28. Have a whale of a time

To have a great and enjoyable time.

  • For example, “We had a whale of a time at the amusement park.”
  • A person might say, “I had a whale of a time at the concert last night.”
  • Another might express, “We had a whale of a time on our vacation to Hawaii.”

29. Be entertained by

To find something amusing or enjoyable.

  • For instance, “I am entertained by watching comedy shows.”
  • Someone might say, “I am entertained by reading mystery novels.”
  • Another might share, “I am entertained by playing video games.”

30. Take a liking to

To develop a positive feeling or preference for something.

  • For example, “I took a liking to this new restaurant.”
  • A person might say, “I took a liking to playing the guitar.”
  • Another might express, “I took a liking to gardening as a hobby.”

31. Have a jolly good time

This phrase is used to express having a very enjoyable or fun experience. It is often used in a lighthearted or playful manner.

  • For example, “We went to the amusement park and had a jolly good time on all the rides!”
  • During a party, someone might say, “Let’s dance and have a jolly good time!”
  • When reminiscing about a vacation, a person might say, “We explored a new city and had a jolly good time trying all the local cuisine.”

32. Have a riot

This phrase is used to describe having an extremely fun or exciting experience. It conveys a sense of enthusiasm and enjoyment.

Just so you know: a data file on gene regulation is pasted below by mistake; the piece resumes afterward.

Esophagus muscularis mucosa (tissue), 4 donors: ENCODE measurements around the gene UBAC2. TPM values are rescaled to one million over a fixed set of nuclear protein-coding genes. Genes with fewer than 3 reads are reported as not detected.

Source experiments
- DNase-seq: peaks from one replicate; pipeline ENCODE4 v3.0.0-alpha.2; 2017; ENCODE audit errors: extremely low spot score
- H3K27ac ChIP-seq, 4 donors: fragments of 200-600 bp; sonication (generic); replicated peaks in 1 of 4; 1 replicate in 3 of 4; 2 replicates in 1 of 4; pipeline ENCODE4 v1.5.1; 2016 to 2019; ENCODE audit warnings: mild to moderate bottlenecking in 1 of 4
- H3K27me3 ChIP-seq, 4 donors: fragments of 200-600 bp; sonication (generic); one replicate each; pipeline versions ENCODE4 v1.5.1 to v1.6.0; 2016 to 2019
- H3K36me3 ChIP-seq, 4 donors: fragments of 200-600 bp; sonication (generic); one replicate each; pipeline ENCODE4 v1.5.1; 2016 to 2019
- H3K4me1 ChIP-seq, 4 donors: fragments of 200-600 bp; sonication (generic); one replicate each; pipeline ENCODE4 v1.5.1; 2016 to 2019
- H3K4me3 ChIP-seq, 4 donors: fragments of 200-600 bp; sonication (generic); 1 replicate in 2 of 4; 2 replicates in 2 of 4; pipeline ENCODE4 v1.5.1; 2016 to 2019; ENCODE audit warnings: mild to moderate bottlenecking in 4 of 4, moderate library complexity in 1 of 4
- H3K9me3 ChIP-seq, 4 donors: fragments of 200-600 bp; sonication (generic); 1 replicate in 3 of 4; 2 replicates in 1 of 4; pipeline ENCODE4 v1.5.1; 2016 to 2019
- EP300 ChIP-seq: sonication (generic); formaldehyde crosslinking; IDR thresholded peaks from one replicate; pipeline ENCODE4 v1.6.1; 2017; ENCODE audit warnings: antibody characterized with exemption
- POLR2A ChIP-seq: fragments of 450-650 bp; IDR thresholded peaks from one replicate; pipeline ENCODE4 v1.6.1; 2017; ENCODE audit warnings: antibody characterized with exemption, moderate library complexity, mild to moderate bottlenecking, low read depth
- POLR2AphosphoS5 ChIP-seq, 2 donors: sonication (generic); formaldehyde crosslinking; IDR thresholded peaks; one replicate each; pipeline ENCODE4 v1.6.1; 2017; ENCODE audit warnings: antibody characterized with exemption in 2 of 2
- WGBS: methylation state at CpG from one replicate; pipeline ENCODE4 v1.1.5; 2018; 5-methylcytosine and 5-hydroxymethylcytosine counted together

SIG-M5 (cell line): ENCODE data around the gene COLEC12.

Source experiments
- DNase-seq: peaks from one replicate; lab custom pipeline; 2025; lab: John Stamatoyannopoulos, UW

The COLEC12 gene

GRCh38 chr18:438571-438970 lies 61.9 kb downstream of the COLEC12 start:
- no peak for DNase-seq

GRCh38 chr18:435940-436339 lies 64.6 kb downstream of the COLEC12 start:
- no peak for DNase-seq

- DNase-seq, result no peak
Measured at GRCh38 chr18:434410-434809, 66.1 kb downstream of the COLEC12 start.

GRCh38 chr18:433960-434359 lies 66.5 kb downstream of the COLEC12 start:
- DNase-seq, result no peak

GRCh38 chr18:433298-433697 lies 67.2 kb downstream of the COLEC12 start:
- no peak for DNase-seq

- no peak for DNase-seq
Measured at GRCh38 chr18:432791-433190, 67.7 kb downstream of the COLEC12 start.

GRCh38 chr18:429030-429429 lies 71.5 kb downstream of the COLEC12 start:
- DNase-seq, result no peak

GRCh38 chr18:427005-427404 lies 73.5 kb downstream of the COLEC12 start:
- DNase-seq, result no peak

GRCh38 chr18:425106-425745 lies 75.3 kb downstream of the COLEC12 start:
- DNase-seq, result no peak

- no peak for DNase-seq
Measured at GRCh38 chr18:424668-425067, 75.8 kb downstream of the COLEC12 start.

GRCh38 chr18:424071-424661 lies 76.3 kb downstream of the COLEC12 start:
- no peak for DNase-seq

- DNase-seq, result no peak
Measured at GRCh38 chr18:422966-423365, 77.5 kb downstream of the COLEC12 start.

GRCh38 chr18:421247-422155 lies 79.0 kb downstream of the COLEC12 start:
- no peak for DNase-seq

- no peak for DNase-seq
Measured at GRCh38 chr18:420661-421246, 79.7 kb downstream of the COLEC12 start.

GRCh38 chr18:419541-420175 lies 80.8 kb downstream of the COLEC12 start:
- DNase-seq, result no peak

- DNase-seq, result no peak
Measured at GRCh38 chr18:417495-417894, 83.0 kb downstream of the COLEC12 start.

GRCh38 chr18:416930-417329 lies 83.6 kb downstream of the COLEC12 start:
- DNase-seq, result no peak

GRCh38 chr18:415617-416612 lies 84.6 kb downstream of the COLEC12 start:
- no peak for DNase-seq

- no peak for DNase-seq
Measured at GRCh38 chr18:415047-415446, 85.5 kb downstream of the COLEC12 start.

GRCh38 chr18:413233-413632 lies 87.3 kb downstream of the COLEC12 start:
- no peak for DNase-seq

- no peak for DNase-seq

• For instance, “We went to the concert and had a riot dancing and singing along to our favorite songs!”
  • During a game night, someone might say, “Let’s play charades and have a riot!”
  • When talking about a memorable party, a person might say, “Everyone was dancing and laughing. We had a riot!”

33. Have a hoot

This phrase is used to express having a great time or finding something amusing. It is often used in a casual or playful context.

  • For example, “We went bowling and had a hoot competing against each other!”
  • During a comedy show, someone might say, “The comedian was hilarious. We had a hoot laughing throughout the entire performance!”
  • When reminiscing about a camping trip, a person might say, “We sat around the campfire and had a hoot sharing stories and roasting marshmallows.”

34. Bask

This word is used to describe the act of fully enjoying or taking pleasure in something. It implies a sense of relaxation and contentment.

  • For instance, “I love to bask in the sunshine on a warm summer day.”
  • When talking about a delicious meal, someone might say, “I basked in the flavors of the gourmet dishes.”
  • When describing a beautiful view, a person might say, “We sat on the hillside and basked in the breathtaking scenery.”

35. Delight

This word is used to describe the feeling of immense joy or satisfaction derived from something. It conveys a sense of happiness and enjoyment.

  • For example, “She delighted in the surprise birthday party thrown by her friends.”
  • When talking about a favorite hobby, someone might say, “I delight in painting and lose track of time.”
  • When describing a delicious dessert, a person might say, “The rich chocolate cake was a delight to eat.”

36. Luxuriate

To take great pleasure or delight in something; to enjoy something to the fullest extent.

  • For example, “After a long day at work, I like to luxuriate in a warm bath.”
  • A person might say, “I’m going to luxuriate in this spa treatment and forget about all my worries.”